SCIUTTO: No, I understand, but that's two right there, China and Russia, already capable of carrying out such an attack. That's concerning because we see them. Do -- do you find that they are in some of these smaller-scale attacks, I mean, there was even one that went into the White House computer system, not the sensitive system, but still. Do you find that they are on the one side kind of showing off their ability a little bit, and on the other side, testing, finding the weak points?
ROGERS: I think nation-states engage in actions in penetrating of systems in the cyber arena for a whole host of reasons among the two that you've identified, whether it be the theft of intellectual property. I think depending on the source you want to use, as a nation, we lose anywhere I've seen between $100 billion to something upwards of approaching $400 billion a year in the theft of intellectual properties.
Certainly, in the Department of Defense, it's an issue of -- that's been of great concern to us for some time as we watch nation-states penetrate some of our key defense contractors, steal the enabling technology, if you will, that gives us operational advantage as a military.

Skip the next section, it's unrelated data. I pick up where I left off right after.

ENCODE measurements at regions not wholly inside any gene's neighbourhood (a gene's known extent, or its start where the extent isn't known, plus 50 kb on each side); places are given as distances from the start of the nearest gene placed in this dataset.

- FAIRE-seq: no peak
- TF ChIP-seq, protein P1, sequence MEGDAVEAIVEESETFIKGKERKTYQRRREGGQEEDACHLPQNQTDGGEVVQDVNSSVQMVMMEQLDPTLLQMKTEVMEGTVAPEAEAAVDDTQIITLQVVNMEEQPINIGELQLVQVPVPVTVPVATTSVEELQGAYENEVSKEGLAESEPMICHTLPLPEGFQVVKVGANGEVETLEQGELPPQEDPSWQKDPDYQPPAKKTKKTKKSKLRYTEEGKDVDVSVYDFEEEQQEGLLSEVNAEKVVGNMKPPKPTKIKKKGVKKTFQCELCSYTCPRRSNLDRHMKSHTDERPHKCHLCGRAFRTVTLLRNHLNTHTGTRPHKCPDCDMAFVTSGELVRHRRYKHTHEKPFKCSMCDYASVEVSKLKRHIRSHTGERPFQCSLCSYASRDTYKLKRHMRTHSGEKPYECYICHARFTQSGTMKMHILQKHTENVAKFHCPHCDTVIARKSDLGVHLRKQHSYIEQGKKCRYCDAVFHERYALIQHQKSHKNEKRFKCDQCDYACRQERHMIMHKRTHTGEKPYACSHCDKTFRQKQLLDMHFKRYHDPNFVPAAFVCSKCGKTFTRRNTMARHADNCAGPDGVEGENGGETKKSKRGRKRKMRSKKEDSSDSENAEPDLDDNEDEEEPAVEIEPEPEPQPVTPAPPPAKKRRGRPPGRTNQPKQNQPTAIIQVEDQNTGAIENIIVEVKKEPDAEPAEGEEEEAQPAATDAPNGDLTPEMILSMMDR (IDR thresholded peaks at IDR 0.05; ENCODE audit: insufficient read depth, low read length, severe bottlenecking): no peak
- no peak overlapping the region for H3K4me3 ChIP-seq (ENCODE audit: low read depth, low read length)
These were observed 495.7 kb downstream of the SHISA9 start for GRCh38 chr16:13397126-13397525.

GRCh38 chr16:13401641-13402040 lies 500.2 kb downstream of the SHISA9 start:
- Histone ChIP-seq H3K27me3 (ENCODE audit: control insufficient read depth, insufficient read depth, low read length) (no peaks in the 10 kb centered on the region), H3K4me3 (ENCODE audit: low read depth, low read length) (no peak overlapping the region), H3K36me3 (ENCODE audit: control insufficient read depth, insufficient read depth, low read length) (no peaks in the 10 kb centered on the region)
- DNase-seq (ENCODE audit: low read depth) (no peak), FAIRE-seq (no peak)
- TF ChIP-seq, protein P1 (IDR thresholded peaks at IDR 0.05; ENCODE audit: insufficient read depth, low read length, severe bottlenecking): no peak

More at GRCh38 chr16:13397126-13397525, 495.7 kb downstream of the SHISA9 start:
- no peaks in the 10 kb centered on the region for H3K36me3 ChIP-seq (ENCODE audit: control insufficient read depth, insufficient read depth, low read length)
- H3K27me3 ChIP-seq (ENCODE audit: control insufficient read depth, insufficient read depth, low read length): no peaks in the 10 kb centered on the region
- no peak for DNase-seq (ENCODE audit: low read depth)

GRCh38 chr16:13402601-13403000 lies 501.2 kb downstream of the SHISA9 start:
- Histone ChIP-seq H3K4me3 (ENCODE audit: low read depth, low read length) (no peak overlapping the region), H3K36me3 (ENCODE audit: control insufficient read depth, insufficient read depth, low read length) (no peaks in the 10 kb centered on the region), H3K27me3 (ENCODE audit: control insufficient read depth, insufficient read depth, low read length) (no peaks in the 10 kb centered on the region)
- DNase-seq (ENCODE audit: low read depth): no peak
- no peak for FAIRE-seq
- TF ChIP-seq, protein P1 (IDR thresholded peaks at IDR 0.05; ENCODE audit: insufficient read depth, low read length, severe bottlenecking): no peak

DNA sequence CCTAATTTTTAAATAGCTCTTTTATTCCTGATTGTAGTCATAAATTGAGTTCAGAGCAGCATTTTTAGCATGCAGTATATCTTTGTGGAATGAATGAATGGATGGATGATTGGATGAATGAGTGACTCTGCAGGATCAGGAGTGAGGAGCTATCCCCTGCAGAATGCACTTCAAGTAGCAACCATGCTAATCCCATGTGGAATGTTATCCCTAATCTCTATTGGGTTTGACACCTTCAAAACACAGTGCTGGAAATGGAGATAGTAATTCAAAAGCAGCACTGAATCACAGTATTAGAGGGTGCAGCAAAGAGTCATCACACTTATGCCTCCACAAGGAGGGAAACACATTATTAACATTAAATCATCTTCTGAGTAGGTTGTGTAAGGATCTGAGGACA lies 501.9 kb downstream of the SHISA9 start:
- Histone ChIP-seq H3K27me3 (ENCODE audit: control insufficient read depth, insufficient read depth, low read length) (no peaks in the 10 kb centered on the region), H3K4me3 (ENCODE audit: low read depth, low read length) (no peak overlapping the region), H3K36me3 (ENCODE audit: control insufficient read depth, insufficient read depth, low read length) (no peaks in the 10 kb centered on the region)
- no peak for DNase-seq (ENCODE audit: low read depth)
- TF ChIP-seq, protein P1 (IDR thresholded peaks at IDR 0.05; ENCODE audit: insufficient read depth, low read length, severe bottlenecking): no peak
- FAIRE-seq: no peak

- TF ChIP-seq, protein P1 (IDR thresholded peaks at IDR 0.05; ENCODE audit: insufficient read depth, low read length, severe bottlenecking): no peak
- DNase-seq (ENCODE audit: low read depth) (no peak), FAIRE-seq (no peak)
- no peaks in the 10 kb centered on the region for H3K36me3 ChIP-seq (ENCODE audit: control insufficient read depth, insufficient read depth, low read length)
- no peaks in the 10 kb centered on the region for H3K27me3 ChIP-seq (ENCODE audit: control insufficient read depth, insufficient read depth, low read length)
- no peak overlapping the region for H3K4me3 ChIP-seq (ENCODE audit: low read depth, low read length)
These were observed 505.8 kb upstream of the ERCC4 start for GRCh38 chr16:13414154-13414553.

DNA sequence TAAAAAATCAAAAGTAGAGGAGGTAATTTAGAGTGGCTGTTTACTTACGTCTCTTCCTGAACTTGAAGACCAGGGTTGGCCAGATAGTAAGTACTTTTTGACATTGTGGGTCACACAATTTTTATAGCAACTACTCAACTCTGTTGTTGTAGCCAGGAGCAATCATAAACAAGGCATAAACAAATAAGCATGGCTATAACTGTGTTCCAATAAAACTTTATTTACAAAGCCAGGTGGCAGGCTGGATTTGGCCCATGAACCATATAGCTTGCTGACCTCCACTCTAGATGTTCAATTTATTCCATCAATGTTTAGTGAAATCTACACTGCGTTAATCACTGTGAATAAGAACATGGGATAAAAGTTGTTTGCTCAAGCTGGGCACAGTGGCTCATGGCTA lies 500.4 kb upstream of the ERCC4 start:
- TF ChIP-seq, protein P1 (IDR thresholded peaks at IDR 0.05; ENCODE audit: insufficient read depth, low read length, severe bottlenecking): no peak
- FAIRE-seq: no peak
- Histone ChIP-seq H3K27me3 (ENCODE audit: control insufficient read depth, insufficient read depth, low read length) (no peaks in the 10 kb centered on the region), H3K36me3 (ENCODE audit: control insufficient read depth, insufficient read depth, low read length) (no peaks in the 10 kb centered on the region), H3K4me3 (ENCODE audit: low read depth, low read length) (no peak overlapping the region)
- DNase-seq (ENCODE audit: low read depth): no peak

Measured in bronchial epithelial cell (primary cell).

SCIUTTO: If I can, we've got a cyber audience here, and I -- and I want to go to the cyber audience and give everybody a fair amount of time. So, if I could touch on a couple other topics.
SCIUTTO: Just out of -- outside of cyber, although related to. First on patriot -- Patriot Act with the (inaudible) of 215 on June 1st. I want to set aside just for a moment the privacy concerns, which, as you know, are -- are severe from some quarters, but…
ROGERS: And very -- I would comment, and very legitimate. Those are very legitimate concerns for us as a nation as we try to figure out, so how are we going to strike that competing requirement for security and acknowledging at the same time our rights as citizens is foundational to our very structure as a nation. It goes to who we are and what we are.
SCIUTTO: Do -- well, let me ask you since you -- since you brought that up. Do you think that the current, for instance, metadata collection, did that get that balance right?
ROGERS: I think that, number one, the metadata collection generates value for the nation. I honestly believe that, that it does generate value for the nation. Now, is it a silver bullet that in and of itself guarantees that there will never be another 9/11, or there won't be a successful terrorist attack?
My comment would be no. If that's the criteria you want to use, I would be the first to acknowledge it. It is not a silver bullet. It is one component of a broader strategy designed to help enhance our security.